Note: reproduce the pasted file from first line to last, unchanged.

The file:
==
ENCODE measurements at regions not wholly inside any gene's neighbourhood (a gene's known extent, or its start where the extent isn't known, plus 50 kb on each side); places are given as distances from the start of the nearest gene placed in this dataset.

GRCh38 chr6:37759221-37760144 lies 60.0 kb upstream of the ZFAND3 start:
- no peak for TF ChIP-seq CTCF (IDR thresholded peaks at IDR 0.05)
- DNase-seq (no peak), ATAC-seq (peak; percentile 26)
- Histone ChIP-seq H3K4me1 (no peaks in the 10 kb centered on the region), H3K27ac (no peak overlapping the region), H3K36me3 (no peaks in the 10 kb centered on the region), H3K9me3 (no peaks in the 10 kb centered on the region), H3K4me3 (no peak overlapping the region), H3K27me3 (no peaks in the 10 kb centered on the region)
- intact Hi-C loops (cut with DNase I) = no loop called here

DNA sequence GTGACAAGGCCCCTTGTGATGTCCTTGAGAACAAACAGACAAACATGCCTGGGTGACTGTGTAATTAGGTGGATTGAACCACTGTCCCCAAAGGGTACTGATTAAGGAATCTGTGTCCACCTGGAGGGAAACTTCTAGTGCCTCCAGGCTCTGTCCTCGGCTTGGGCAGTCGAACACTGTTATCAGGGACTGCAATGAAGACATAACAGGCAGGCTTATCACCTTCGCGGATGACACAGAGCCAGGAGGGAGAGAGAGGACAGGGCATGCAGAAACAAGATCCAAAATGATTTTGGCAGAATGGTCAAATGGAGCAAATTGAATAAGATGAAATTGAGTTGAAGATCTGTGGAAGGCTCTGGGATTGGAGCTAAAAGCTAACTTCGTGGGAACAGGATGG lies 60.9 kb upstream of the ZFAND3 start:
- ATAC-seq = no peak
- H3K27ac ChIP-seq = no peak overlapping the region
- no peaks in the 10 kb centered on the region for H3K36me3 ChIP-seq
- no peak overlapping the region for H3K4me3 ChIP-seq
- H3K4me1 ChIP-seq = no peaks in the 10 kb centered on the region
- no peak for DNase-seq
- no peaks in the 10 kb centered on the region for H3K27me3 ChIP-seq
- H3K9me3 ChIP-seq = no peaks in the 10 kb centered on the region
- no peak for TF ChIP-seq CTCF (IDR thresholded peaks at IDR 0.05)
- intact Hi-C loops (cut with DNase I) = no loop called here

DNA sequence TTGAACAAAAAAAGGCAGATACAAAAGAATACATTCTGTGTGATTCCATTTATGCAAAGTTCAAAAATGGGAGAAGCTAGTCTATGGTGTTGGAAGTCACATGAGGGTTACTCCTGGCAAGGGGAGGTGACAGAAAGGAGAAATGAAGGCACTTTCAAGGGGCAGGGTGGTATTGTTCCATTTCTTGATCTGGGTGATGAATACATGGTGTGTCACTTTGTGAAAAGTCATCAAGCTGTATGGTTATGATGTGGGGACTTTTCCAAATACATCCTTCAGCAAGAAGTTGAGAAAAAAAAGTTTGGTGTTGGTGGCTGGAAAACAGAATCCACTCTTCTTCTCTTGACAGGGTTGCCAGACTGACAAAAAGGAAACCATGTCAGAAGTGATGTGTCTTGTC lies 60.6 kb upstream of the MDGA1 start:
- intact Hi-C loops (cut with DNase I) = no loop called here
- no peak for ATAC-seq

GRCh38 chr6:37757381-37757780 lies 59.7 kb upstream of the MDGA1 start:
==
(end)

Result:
ENCODE measurements at regions not wholly inside any gene's neighbourhood (a gene's known extent, or its start where the extent isn't known, plus 50 kb on each side); places are given as distances from the start of the nearest gene placed in this dataset.

GRCh38 chr6:37759221-37760144 lies 60.0 kb upstream of the ZFAND3 start:
- no peak for TF ChIP-seq CTCF (IDR thresholded peaks at IDR 0.05)
- DNase-seq (no peak), ATAC-seq (peak; percentile 26)
- Histone ChIP-seq H3K4me1 (no peaks in the 10 kb centered on the region), H3K27ac (no peak overlapping the region), H3K36me3 (no peaks in the 10 kb centered on the region), H3K9me3 (no peaks in the 10 kb centered on the region), H3K4me3 (no peak overlapping the region), H3K27me3 (no peaks in the 10 kb centered on the region)
- intact Hi-C loops (cut with DNase I) = no loop called here

DNA sequence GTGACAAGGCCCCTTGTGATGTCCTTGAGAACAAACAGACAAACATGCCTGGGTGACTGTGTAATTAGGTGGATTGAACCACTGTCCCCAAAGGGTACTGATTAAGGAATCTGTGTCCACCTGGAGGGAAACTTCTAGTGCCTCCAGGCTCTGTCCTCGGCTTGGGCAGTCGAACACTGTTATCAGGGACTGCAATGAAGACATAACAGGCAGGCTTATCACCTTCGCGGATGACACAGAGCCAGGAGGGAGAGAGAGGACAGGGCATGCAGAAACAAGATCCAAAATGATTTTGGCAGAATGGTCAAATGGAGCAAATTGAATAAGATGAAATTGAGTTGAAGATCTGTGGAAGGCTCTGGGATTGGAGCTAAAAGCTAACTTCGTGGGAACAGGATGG lies 60.9 kb upstream of the ZFAND3 start:
- ATAC-seq = no peak
- H3K27ac ChIP-seq = no peak overlapping the region
- no peaks in the 10 kb centered on the region for H3K36me3 ChIP-seq
- no peak overlapping the region for H3K4me3 ChIP-seq
- H3K4me1 ChIP-seq = no peaks in the 10 kb centered on the region
- no peak for DNase-seq
- no peaks in the 10 kb centered on the region for H3K27me3 ChIP-seq
- H3K9me3 ChIP-seq = no peaks in the 10 kb centered on the region
- no peak for TF ChIP-seq CTCF (IDR thresholded peaks at IDR 0.05)
- intact Hi-C loops (cut with DNase I) = no loop called here

DNA sequence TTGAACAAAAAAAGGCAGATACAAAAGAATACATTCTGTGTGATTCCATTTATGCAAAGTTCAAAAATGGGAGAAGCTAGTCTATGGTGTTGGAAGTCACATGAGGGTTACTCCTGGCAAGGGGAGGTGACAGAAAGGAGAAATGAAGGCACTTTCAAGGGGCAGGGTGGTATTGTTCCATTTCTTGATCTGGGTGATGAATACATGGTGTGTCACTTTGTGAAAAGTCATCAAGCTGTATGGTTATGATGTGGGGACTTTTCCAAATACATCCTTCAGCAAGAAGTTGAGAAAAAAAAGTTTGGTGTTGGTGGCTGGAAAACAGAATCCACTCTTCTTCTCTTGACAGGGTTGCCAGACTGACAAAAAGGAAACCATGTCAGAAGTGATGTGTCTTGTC lies 60.6 kb upstream of the MDGA1 start:
- intact Hi-C loops (cut with DNase I) = no loop called here
- no peak for ATAC-seq

GRCh38 chr6:37757381-37757780 lies 59.7 kb upstream of the MDGA1 start: